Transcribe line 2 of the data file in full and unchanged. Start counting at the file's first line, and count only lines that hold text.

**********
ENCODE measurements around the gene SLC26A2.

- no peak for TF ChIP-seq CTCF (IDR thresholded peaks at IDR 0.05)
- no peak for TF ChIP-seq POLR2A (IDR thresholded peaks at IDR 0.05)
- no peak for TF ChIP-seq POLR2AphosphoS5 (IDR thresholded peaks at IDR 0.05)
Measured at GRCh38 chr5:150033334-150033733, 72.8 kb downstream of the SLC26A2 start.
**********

- no peak for TF ChIP-seq CTCF (IDR thresholded peaks at IDR 0.05)